Owen Doyle: World Rugby throws soft paperback at Tomas Lavanini

Rassie Erasmus to make documentary appearance while URC still has officiating hole

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As we await what the first rounds of European rugby will bring, it’s worth having a closer look at a few of the other recent happenings in rugby union.

Firstly, the Tomas Lavanini affair, which was not nearly such an enjoyable movie as the wonderful ‘Thomas Crown’.

We all remember only too well the Argentine’s assault on Cian Healy in the recent international at the Aviva. A bone-crunching shoulder hit into the side of Healy’s face, the effect of which was mitigated only by the fact that the Irishman could, so to speak, ‘roll with the punch’.

It was a shocking incident. Everybody watched, appalled, at the blow. Referee Matt Carley dealt very well with things, red card calmly delivered, and then it became the responsibility of World Rugby to deal appropriately with things. Here we go.

All good rugby people were waiting for the book to be hurled at Lavanini , but no, World Rugby’s judicial panel have found mitigation of their own, and have thrown nothing more than a soft, oft-used paperback in the direction of the player, coming up with a paltry five-weeks suspension.

It’s very important to be absolutely clear as to how they managed to arrive at this decision.

First of all, there are three categories of offence, simply put these are ‘high’ end, ‘mid’ end, and ‘low’ end. So, where a judicial panel start has a major and serious bearing on where they go next.

Well, it’s nearly impossible to believe that their chosen starting point in this case was mid-range, which carries an entry point of six-weeks suspension. It’s impossible to understand this rationale, and very doubtful if that would have been the same conclusion if Healy had been carried off comatose, or much worse. Is that what really has to happen before the wigs on the bench sit up and recognise very dangerous foul play for what it is? The future safety of the game depends on a more rigorous approach. Let’s continue.

Having decided on a six-week sanction, these wise people then chose to mitigate the sentence by two weeks for Lavanini ’s good behaviour, apology and remorse. And this remorse was so profound that the player actually argued the toss, accepting the foul play charge, but stating that he did not consider it a red card offence. But still, what a good chap he was at the hearing – you could not make it up.

Furthermore, the written judgment states that the player is “taking active steps to ensure that his on field aggression is controlled”. I have no idea what that means, maybe anger management classes? But the judicial panel considered this in his favour.

And what of the player’s previous red cards, two at Test level, giving him plenty of time to deal with his uncontrolled aggression before he hit Healy. Here, their lordships really toughened up, and, showing their mettle – probably after much deliberation – decided to add all of one week for his previous convictions, this now being the third, and that’s the story of how they arrived at the five weeks handed down. This last week can, of course, be cancelled, provided Lavanini undergoes tackling tutorials, otherwise known as the grandiosely termed Coaching Intervention Programme.

If these good men had started where they should have, at the ‘high’ end of things, which has an entry point 12 weeks, their follow-on rationale would have resulted in something really, really meaningful – eight or 10 weeks.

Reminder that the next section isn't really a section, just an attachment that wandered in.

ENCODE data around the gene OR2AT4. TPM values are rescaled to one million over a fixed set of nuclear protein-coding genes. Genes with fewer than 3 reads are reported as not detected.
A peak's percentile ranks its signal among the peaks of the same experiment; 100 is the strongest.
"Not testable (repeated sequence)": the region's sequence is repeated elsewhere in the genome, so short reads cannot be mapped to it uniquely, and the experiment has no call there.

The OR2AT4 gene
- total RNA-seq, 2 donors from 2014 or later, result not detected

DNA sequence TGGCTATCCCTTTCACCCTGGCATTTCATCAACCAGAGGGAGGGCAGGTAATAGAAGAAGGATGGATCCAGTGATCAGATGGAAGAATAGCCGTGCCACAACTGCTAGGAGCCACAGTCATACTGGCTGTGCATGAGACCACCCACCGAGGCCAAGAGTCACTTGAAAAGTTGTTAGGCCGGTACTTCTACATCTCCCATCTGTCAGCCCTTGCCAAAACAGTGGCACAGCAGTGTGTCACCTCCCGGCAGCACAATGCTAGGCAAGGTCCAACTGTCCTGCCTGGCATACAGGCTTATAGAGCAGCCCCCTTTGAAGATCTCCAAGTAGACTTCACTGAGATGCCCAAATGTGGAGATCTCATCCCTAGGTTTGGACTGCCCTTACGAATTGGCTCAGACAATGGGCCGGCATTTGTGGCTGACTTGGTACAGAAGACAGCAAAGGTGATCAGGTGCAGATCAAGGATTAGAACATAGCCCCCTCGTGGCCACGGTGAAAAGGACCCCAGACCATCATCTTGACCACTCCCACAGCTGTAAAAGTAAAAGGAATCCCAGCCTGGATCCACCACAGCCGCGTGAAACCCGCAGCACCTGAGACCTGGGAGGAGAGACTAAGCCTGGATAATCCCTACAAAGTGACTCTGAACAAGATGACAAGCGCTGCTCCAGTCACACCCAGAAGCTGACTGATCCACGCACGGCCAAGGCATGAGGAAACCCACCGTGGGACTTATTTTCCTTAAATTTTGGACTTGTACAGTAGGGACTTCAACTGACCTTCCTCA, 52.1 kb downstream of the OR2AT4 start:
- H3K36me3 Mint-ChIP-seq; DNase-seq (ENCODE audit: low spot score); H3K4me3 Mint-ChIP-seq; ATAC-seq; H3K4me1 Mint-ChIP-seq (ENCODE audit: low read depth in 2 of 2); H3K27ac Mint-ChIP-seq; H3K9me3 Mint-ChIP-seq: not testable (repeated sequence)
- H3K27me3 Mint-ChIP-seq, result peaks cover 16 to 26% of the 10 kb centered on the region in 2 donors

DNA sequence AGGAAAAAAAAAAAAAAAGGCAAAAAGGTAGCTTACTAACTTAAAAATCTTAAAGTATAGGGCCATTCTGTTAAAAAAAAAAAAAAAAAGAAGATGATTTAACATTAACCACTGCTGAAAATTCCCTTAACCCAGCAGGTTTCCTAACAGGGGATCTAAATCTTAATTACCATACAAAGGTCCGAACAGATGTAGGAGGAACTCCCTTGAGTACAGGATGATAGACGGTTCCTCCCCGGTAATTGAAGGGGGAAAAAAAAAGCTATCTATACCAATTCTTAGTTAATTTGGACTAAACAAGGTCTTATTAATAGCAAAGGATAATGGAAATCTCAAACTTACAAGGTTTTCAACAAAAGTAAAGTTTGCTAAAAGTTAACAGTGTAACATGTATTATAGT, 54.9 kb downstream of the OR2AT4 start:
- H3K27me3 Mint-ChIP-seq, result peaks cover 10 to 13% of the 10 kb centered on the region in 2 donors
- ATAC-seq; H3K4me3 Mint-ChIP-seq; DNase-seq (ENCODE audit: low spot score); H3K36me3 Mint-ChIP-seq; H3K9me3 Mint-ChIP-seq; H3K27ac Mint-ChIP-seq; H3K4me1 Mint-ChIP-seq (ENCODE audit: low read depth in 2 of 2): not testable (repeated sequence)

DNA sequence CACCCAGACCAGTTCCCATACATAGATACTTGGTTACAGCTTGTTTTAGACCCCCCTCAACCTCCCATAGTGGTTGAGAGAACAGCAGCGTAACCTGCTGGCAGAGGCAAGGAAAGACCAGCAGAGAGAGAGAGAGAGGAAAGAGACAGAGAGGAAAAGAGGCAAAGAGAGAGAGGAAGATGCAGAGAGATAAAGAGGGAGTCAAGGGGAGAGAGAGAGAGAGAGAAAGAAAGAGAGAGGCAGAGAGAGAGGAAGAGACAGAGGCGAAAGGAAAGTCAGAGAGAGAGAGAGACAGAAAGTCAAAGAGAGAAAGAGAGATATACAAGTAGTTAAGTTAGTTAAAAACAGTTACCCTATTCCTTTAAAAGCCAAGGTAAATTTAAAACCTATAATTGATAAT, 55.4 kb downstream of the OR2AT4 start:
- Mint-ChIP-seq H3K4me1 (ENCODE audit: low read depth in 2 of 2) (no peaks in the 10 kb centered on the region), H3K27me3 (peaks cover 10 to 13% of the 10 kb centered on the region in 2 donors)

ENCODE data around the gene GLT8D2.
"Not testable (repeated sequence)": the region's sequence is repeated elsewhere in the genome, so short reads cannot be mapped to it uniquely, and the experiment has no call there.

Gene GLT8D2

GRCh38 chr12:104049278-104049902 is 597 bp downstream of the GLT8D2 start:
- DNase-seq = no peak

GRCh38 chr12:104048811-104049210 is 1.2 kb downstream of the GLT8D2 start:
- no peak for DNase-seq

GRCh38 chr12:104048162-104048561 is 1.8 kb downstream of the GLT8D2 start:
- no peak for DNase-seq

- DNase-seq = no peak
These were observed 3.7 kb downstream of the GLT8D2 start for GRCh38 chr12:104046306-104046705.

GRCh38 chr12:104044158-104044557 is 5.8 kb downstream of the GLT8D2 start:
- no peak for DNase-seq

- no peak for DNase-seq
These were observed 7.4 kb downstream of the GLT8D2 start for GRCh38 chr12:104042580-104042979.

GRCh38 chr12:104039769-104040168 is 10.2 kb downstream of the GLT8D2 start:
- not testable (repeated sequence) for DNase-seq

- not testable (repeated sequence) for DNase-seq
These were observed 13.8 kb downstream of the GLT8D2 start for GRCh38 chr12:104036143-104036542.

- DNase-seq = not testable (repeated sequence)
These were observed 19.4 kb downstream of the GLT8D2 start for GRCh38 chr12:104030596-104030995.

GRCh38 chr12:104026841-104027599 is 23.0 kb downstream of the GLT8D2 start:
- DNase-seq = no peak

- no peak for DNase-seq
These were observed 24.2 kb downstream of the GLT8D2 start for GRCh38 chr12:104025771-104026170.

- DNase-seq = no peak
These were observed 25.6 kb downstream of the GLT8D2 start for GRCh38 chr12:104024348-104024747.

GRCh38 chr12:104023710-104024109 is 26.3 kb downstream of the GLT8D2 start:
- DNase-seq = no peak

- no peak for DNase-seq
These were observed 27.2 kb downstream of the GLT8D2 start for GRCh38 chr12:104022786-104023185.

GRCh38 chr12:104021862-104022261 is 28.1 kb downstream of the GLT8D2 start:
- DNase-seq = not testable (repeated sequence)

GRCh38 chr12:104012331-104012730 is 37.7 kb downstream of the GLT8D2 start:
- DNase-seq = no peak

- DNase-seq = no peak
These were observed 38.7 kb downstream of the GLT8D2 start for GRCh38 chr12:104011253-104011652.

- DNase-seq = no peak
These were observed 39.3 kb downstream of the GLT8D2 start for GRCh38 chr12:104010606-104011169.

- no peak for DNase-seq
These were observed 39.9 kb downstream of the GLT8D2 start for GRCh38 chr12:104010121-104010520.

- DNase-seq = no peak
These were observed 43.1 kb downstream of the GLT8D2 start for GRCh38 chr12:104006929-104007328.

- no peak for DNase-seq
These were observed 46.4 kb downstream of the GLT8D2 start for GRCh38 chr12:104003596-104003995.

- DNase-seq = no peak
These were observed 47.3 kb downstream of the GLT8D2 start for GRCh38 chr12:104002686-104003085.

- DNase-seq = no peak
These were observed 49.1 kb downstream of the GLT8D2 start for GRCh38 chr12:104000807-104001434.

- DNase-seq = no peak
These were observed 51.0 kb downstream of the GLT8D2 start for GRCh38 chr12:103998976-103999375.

And that might well have given others pause for much needed thought. Make of it all what you will, I know where I stand.

Just when we thought we had our complete fill of Rassie Erasmus, we learn that he is to take part in a documentary, ostensibly to give his side of the story; thought he’d done that, but obviously, if these reports are correct, then he himself thinks he has more to say. I wonder how careful he needs to be; World Rugby is bound to take a very close look at things. Maybe, or maybe not, there are more than a fistful of dollars in the project which, if so, would be very appealing.

Rassie Erasmus is to take part in a new documentary. Photograph: Morgan Treacy/Inpho
Rassie Erasmus is to take part in a new documentary. Photograph: Morgan Treacy/Inpho

What would appeal a lot more, however, is if, at this point, Erasmus would just let things go. He is doing the game no favours whatsoever, and this affair continues to damage officiating.

All sports were represented at the recent Oireachtas Committee hearing which heard submissions in relation to abuse of match officials, and this is the sort of damage that can be caused by those at the top of any sport initiating or joining in the public condemnation of match officials.

There are robust systems in place in rugby to make proper constructive complaints, and this exists at all levels of competition. Mind you, there is still no referee manager yet appointed for this season to the URC, and that is a hole which badly needs to be filled; it’s been far too long, but it’s understood that an announcement is on the way.

I am not sure what happens in the other sports but the rugby system works well, when used properly, and referees are held to account for their performances. But, and there are valid arguments as to whether the level of accountability is enough. It’s all very well to accept the criticism, apologise, and then move on. But, is moving on enough?

Sympathy must be given to coaches and teams who use the proper channels, get these apologies, but do not see the referee suffer in any way. Poor player performances result in getting dropped, missing a couple of matches, utilising the time off to revisit their game plan, and coming back better. There is no good reason why referees should be any different.

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